TRIPLER ARMY MEDICAL CENTER, Honolulu – Six Soldiers from teams taking part in Regional Health Command-Pacific’s Best Leader Competition here will represent the command at the U.S. Army Medical Command BLC at Fort Benning, Georgia, later this year.
The lucky six were named during the BLC award ceremony May 11, after three days of grueling competition.
Dr. (Capt.) Ashlynn Turner, Public Health Command-Pacific; Staff Sgt. Hali Allen, PHC-P; Sgt. Michael Charbonneau, U.S. Army Medical Department-Korea, Camp Humphreys, South Korea; Spc. Logan Hadley, Tripler Army Medical Center; Spc. Polina Gashnikova, TAMC; and Pfc. Jacob Griffiths, MEDDSC-Korea, make up the team.
They were chosen due to their overall performance and total points scored during the competition.
"It is an honor to be one of the six Soldiers chosen to compete for RHC-P in the MEDCOM BLC," said Turner, 29, a veterinarian originally from Cordova, South Carolina. The four-year Army veteran is assigned to Public Health Activity-Japan's branch at Yokosuka Naval Base.
"We have worked very hard to get here, so I think we are all excited to use our skills and do our best in the event," Turner added.
The BLC pitted more than 40 officers, NCOs, and enlisted Soldiers from RHC-Pacific units against each other in a contest that required strength, medical and military skills, physical fitness, and tactical proficiency.
The events consisted of the Army Combat Fitness Test, water survival, day and night land navigation, a five-mile road march in full combat gear, Army Warrior Tasks, and oral and written testing.
There was also a mystery event: treating a simulated casualty in jungle conditions and transporting the ‘patient’ downstream on a raft made from competitors’ rucksacks.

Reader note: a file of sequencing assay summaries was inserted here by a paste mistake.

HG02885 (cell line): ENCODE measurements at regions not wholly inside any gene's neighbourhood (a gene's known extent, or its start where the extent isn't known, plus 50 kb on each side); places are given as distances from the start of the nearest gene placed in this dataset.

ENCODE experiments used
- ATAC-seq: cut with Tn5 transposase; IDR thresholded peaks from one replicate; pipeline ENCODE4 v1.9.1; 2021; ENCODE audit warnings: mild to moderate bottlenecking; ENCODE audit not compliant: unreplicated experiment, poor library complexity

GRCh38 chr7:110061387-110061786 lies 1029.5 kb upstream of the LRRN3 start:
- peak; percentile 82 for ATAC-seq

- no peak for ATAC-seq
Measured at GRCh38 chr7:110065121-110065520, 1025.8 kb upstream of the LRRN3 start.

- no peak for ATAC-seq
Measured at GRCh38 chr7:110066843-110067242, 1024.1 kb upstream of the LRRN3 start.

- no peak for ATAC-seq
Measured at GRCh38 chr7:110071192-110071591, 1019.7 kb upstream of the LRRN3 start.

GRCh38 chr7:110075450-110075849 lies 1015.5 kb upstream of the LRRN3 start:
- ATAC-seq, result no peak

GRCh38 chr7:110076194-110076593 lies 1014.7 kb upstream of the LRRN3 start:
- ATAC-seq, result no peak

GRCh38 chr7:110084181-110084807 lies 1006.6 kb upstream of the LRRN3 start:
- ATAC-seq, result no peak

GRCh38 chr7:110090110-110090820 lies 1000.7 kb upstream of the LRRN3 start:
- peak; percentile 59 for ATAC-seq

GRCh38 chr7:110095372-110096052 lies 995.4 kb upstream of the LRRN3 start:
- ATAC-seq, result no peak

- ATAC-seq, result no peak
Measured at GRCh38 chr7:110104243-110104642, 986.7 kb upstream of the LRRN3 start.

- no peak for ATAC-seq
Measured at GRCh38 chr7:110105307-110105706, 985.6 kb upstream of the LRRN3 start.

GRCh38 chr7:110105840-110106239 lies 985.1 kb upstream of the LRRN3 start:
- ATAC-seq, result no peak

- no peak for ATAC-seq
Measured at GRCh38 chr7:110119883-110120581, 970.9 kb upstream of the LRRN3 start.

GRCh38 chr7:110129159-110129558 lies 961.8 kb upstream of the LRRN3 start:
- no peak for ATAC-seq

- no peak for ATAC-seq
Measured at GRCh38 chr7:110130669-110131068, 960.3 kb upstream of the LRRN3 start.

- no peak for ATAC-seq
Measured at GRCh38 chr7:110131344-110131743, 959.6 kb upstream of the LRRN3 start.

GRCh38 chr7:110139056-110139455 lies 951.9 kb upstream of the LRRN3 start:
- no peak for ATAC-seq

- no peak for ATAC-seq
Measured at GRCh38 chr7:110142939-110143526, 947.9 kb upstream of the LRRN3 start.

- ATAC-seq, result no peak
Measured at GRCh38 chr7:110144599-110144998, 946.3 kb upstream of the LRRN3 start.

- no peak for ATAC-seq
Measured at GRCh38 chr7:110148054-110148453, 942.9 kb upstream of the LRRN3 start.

In addition to the Soldiers making up the Region team, first-place and runner-up teams were also chosen.
The first-place team came from U.S. Army Medical Department-Alaska, a feat made more impressive due to its performance in the tropic heat of Hawaii.
The MEDDAC-Alaska team consisted of Capt. Timothy Jurkowski, Staff Sgt. Michael Fowlkes, Sgt. Shu Luo, Spc. Candace Neal, Spc. Gustavo Avalos, and Spc. Tyler Wyrosdick.
The runner-up team, from U.S. Army Medical Department-Korea, consisted of 1st Lt. Samuel Joo, Sgt. Michael Charbonneau, Spc. Gavin Byoric, Pfc. Samuel Jang, and Pfc. Jacob Griffiths.
Joo, 27, an Army nurse from Fort Worth, Texas, also competed in the 2021 BLC. He said this year's event was "more difficult, but exciting."
Joo had some advice for those thinking about competing in other events.
"My main advice would be to develop rapport with your team members early and maintain physical fitness," he said. "Our team was assembled early and had the chance to complete challenges as a team, [which] allowed us to bond and work better together."
Some top finishers said they’d trained long and hard for the competition, but were also able to play to their personal strengths formed from past experience.